And even further back, in 1950s Cape Town, Italian conductor Joseph Manca was the artistic force behind the establishment of the Eoan Group’s opera programme that, despite a dire scarcity of resources, performed enormously ambitious programmes for Cape Town audiences – although not without some controversy because of the Eoan Group’s willingness to exist and perform as a racially segregated ensemble. Regardless of the controversies, they even managed to bring this company to Johannesburg on tours that included several full-dress operatic favourites, performed in repertoire, at the then-segregated Civic Theatre. But, over time, tightening apartheid strictures made the Eoan Group’s existence increasingly problematic and a more rigorously segregated Civic made touring there ever more difficult for such a group.
Eventually, the cumulative effect of apartheid law kept much classical music, and most especially opera, beyond most of the country’s African, Indian and Coloured populations – both as audience members and as trained performers and professionals. By the late 1980s, South African liberation movements and their local stand-ins like the sometimes eccentric Transvaal Interim Cultural Desk had labelled opera, ballet and classical music as discredited “Eurocentric” work that needed to be driven out of the cultural temple, in contrast to ostensibly more authentic jazz and indigenous music and performance. Opera and classical music stood accused of being the preserve of those despised provincial arts councils that had supported the cultural delusions of an apartheid state.
In the years after 1994, the old-era arts councils were eventually shuttered and their vast and expensive inventories of major opera productions were broken down. For many, the putative final decline of a western classical musical tradition in South Africa became world news with word that the SABC Orchestra, now renamed the National Philharmonic, had lost its government subsidies and was being closed down. The symphony was dead – and opera and ballet were on life support and headed down the hall to the morgue as well. Or not, perhaps.
Photo: The African-American tenor Noah Stewart, as the soldier turned smuggler Don Jose, partners the Spanish-Lebanese-American Christina Nassif as Carmen in Opera Africa’s ‘Carmen’- now being performed at the State Theatre and transferring to the Joburg Theatre on April 1 for its second run.
In Cape Town, a new company was created on the wreckage of the old order, but this time built around the idea of creating an opera studio school to work with the University of Cape Town’s music college and provide a conveyor belt of training to take young voices on through a comprehensive process to fully staged works. In Pretoria, a somewhat similar impetus led to the establishment of the Black Tie Ensemble, bringing young voices into a training programme that would produce a growing roster of vocalists who could find work in operatic productions. And a third group, Opera Africa, began in Durban in 1994 at the encouragement of Khabi Mngoma, but later moved to Johannesburg. Opera Africa was also created using the model of a rigorous training of young talent and its gradual insertion into full operas with an energising mix of domestic and foreign lead singers, conductors and directors.
Because of this new musical energy, South Africa has – paradoxically – become home to a new generation of young black classical singers of astonishing quality, singers like Pretty Yende, Kelebogile Boikanyo, Angela Kerrison and Tsakane Maswanganyi, among many others. And singers from a slightly earlier generation like Sibongile Khumalo (Khabi Mngoma’s daughter) found roles in stunning new works like the opera “Princess Magogo,” commissioned by Opera Africa, and in the oratorio “Ushaka” both composed by James Mzilikazi Khumalo.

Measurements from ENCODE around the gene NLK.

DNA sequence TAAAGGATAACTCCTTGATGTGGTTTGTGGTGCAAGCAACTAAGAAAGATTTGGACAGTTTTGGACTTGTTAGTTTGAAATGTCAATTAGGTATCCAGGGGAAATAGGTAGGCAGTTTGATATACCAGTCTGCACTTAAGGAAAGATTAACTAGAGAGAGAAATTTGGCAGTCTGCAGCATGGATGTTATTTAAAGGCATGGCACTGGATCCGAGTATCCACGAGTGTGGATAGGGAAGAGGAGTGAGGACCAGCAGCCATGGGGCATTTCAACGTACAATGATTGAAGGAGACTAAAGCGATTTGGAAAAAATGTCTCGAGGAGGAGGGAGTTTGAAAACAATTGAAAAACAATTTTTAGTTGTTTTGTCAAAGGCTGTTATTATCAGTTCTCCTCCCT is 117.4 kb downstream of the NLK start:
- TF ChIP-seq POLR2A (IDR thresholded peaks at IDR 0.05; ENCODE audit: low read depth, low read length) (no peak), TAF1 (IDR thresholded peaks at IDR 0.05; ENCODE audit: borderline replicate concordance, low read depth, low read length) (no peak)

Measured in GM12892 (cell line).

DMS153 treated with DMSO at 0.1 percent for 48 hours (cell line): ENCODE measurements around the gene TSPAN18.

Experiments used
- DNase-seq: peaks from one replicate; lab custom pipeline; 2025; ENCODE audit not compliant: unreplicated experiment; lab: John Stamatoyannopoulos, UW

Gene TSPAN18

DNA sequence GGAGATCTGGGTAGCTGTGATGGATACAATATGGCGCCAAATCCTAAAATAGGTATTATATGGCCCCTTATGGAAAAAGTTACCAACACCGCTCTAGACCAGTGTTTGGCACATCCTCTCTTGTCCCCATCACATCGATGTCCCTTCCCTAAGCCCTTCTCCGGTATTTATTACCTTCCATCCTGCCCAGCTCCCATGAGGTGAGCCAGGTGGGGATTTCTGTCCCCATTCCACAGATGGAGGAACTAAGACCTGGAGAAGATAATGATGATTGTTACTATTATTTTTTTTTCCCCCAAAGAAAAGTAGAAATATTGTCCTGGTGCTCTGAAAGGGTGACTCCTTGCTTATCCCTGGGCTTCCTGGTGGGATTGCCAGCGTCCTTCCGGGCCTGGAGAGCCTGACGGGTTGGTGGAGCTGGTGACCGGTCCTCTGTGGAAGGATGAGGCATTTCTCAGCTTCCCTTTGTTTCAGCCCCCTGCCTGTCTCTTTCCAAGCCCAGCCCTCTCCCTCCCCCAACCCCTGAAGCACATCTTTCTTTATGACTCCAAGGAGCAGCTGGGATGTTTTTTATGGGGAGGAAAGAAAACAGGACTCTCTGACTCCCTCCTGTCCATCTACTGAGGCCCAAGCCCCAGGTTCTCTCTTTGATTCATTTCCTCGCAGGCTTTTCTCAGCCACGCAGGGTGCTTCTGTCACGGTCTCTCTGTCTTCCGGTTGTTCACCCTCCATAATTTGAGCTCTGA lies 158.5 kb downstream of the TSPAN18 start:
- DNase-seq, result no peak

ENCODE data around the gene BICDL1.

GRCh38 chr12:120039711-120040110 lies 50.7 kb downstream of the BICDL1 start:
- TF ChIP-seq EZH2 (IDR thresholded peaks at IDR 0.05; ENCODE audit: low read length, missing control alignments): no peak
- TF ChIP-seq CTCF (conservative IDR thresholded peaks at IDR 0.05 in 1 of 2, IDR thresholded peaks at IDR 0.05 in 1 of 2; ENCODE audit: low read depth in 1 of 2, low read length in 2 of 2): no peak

The irony is that despite this growing flow of black, classically trained singers, it is a near-Sisyphean task to build self-sustaining, broad-based, new audiences for this music. Too many black South Africans seemingly remain convinced opera is for rich, white folk and not for them, despite a complex South African musical history that really argues otherwise. And just the other day, I heard about the opposite version of prejudice – white people who insisted that opera isn’t for black people – and they just shouldn’t sing it. Well, Kathleen Battle, Simon Estes, Leontyne Price, Marian Anderson, Todd Duncan and Jessye Norman and their multitudes of fans around the world would all be surprised by such outbursts. Taken to its logical, but absurd conclusion, this would argue that the only people would should be allowed to sing in an opera would be short, stubby Italian men – even women would often be kept off the stage in place of those castrati who hogged the limelight until the 19th century.
Today’s audiences are now so thoroughly trained by television, theatre or high impact, live music performances that those dull, static, over-stuffed stagings of bygone days have lost their appeal – even to real opera lovers. To embrace this sensibility, for example, when Opera Africa put on “Aida” a couple of years ago, they had a real cheetah on stage. The people in the first couple of rows of seats surely had more than the usual frisson of excitement beyond the music. And when they produced “La Traviata” the year before that, the Parisian demi-monde was transformed into contemporary Johannesburg’s mink-and-manure suburbs, complete with tenderpreneurs. As for “Carmen”, be prepared to be tempted into abandoning your family, job and hum-drum existence to follow an illusion of love and adventure. DM
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Main photo: Cristina Nassif as Carmen, Kelebogile Boikanyo as Micaëla and Noah Stewart as Don José Performing at Maponya Mall, Soweto, on 26 February 2011.